The base is from an indigo dyeing class a few years ago. The moon is beautiful silk velvet natural dyed by Arlee Barr. Just waiting for a selection of blue threads from Wafu Works in Tasmania, hopefully it won’t take too long to arrive, though the post is very erratic at the moment. Yah, Threads have arrived and this piece is now finished (maybe)! It is a little more picturesque than I was going for. Now I am thinking I might need to break down the strong vertical with some short scraps of horizontal red, any thoughts?

Phases of Time 1

Another one I have just signed up to is the Blarney Books and Art Biblio Art Prize. Blarney Books is a Port Fairy institution and the Art prize is where artists create a piece of work in response to a book, this year all Australian authors published in the last 12 months. My book title is picked from a hat and emailed. Still waiting for this one. Covid-19 has taught me patience!

Lucky me – I have received my book title- The Labyrinth by Amanda Lohrey. Now ordered from the bookshop and I will pick up later in the week. Now how to create an interesting labyrinth!

August 31, 2020 at 10:17 pm 2 comments

Some dyeing and stitching

Here we are in another school holidays with a little time to create. I am currently working on finishing a ‘treasure’ for the Challenge with ATASDA. When I finish my treasure I will post to my challenge partner who will make a receptacle to contain it. All the treasures will be part of an exhibition in various states of Australia. ATASDA is an Australia wide group that encourages experimentation with textile art and surface decoration through social days, workshops, various exhibitions and challenges. Due to Covid many of these have been forestalled but in the background much has been happening. The website committee are putting the final touches to a brand new contemporary website, hoping to launch in mid July.

I am also preparing an exhibit for the ATASDA Bi-ennial exhibition at The Calyx, Royal Botanic Gardens, Sydney. The exhibition, Interlude, has been postponed to the first week in November. For the theme I have been dyeing fine cottons and silks (fabrics and threads) to create a bojagi type cloth. The cloth will depict the regeneration of the earth between the five mass extinctions. It is designed to be both a warning to humanity and a source of hope.

Over the lockdown I enrolled in India Flint’s wonderful ISO class, In place :: sailing the armchair around the village well. It is/was a wonderful class that started as 23 days (continued well past that) and continues monthly at the moment. The meditative stitching/actions in this class are so very good for the spirit/soul in these very difficult times. Below is a journal cover I am continuing to stitch of an evening:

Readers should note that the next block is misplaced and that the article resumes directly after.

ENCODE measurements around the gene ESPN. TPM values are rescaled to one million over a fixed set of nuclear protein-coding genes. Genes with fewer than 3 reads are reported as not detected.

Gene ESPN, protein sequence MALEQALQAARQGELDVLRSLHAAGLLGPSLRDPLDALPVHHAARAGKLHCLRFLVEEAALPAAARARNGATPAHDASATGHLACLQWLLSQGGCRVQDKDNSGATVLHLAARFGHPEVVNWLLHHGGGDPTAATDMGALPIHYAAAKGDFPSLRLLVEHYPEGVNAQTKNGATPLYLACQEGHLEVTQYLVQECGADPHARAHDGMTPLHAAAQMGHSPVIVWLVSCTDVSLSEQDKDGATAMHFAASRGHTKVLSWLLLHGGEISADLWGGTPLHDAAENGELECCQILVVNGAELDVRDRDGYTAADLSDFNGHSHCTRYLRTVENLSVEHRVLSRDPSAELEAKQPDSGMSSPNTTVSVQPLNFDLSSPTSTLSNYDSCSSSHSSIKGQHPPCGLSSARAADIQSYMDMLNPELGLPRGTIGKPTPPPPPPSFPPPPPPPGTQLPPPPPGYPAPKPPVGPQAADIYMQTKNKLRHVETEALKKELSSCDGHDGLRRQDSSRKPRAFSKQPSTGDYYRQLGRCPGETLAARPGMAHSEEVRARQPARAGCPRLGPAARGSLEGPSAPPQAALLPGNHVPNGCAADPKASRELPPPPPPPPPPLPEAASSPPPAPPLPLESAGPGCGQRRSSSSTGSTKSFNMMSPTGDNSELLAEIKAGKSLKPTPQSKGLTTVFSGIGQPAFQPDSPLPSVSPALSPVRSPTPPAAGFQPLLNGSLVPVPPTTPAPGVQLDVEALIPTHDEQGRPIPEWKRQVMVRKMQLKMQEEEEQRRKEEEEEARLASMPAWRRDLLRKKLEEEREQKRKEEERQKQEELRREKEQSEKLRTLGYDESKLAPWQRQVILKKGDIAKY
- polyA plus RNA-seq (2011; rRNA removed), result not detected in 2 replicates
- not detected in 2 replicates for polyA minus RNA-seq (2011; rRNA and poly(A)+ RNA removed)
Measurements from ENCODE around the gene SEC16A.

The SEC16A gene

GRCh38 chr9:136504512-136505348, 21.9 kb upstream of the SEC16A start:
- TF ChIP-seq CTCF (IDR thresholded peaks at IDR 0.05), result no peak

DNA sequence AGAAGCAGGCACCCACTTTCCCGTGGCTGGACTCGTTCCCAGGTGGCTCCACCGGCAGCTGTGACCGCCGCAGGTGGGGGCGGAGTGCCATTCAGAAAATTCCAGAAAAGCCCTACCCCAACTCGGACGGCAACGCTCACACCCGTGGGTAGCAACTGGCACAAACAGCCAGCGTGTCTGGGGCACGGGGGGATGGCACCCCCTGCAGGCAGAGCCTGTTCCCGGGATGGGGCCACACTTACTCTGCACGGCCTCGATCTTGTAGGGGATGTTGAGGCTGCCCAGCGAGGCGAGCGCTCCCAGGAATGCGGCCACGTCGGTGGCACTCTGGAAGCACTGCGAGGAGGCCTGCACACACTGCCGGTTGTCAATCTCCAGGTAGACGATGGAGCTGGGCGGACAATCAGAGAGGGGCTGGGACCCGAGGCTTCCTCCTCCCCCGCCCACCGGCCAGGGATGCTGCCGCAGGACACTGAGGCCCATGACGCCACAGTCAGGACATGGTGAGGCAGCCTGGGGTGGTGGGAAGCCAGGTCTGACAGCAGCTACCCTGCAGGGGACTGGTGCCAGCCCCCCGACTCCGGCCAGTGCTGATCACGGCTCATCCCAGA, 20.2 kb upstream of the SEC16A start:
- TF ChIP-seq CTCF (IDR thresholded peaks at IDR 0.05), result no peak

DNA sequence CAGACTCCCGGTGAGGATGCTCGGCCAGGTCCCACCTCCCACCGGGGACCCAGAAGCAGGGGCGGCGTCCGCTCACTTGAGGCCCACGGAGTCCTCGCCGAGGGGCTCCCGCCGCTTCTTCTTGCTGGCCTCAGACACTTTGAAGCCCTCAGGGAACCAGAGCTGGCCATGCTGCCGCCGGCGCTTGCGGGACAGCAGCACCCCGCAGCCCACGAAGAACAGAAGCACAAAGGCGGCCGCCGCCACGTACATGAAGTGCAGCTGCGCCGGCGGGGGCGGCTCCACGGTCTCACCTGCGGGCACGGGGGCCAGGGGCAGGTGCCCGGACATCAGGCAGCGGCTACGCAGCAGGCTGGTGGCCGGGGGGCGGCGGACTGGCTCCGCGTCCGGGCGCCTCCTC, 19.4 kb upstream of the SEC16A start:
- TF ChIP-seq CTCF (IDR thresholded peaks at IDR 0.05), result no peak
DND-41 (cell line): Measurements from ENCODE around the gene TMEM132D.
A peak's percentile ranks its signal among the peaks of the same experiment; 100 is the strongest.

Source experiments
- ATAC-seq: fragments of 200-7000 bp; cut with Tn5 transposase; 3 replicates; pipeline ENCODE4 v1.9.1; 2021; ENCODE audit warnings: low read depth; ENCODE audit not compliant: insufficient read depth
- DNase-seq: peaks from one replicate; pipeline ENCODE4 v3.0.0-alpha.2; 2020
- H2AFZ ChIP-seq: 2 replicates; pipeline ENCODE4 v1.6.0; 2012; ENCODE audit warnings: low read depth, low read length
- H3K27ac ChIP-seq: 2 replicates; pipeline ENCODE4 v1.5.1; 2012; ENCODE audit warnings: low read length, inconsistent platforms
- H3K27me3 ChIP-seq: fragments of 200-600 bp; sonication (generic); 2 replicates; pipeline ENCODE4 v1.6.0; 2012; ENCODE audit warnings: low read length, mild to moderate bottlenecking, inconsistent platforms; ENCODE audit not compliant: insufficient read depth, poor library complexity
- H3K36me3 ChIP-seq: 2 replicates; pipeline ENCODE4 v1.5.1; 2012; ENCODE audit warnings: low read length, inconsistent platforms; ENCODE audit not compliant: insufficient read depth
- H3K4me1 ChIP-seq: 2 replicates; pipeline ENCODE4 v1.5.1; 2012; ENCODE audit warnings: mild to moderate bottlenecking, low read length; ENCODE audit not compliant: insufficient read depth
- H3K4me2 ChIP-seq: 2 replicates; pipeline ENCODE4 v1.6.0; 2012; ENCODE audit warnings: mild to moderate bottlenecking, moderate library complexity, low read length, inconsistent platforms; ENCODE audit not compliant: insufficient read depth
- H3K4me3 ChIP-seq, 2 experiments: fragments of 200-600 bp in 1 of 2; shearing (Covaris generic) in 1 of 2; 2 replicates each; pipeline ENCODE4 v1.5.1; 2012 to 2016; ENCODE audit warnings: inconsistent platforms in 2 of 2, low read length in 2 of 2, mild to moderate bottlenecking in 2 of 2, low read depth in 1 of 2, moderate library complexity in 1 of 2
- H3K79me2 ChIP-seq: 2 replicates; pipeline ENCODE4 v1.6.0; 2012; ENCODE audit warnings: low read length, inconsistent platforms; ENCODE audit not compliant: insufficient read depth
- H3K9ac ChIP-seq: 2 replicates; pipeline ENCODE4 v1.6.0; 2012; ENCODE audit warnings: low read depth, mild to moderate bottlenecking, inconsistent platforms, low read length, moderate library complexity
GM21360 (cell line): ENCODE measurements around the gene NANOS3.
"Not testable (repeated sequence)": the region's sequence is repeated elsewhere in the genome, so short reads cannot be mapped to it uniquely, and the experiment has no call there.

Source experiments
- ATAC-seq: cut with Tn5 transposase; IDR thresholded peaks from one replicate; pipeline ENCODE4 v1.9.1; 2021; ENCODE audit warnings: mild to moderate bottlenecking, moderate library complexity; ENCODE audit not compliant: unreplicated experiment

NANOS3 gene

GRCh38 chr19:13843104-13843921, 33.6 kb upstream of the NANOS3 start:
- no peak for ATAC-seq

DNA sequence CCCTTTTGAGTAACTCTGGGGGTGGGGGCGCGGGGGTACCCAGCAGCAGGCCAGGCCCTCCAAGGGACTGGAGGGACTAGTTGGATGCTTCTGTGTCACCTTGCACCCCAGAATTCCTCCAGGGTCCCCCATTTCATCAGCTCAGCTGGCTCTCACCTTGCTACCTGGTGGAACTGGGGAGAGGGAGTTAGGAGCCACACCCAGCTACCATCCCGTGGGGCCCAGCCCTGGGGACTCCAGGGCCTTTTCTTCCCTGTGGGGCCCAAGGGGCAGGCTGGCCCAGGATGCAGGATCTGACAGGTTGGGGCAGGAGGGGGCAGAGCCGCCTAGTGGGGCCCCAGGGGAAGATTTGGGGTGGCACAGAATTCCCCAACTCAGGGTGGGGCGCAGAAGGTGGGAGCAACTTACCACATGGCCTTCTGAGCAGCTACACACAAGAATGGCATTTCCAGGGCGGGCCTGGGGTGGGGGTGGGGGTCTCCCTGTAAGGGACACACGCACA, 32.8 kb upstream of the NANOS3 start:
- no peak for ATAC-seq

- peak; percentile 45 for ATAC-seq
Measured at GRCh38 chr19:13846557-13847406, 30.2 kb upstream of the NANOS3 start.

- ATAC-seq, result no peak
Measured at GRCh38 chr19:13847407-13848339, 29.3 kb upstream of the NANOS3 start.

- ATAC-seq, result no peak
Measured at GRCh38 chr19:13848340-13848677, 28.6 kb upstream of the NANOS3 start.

A tickle of feathers:

A silken biscornu

Just a little taste of where we sailed in our armchairs. Also in progress as slow cloths are a Wayfarer’s cloak and a cloth for a group exhibition in the new year.

July 5, 2020 at 11:40 am 3 comments

Eucalyptus and onion skins

It is school holidays in our neck of the woods so I have been busy brewing up a few different concoctions and natural dyeing and printing. At the moment I am participating in India Flint’s latest online stitch gathering which has been very grounding given the worldwide pandemic shutdowns.

An old teatowel was suggested to create a journal cover so I decided on one that has been used as a cleaning cloth. Mordanted for 24 hours with soy milk and bundled with eucalyptus prunings discovered on my walk and red onion skins. See the before and after below:

Eucalyptus and onion prints

The eucalyptus prunings were a happy find as I walked past just after the owner had pruned. I soaked them in an aluminum pot with a splash of vinegar for a couple of days. I cooked up some other old eucalyptus leaves and brown onion skins with a couple of bits of metal for the dye bath. I also popped in a few other bundles:

This one is a silk op shop shirt collar which was wrapped around a bit of copper pipe.
Wrapped around a flat piece of metal picked up on a walk.

And then these very subtle prints on some sheeting which had been soda ashed and stored.

Cotton oats bag and sheeting

Such a huge variety from the same pot. They were left overnight to cool in the pot and then I poured the liquid into a jar to save.

You might have noticed the lovely strips of silk under the collar above. I had a hank of sari silk ribbons I had picked up a year or so ago from the TAFTA Geelong Fibre Forum traders. I decided to give it a wash with the trusty eucalyptus wool and delicates liquid soap. OMG the first wash water was putrid, I think they were the dags of the sari silk industry. I washed again using the eucalyptus wash and then rinsed twice. Finally they all had to be ironed. At this stage I was wondering if they really were silk. However as I ironed them dry the silk sheen came back- only took me two hours all up! About 5% of the strips were still marked and stained but most were pretty clean. Below shows the process from a tangled mess to silky strips.

Sari silk ribbons

Now off to make some oak gall soup to do a proper mordant on a heap of cotton and some precious strips of hemp.

April 10, 2020 at 1:32 pm Leave a comment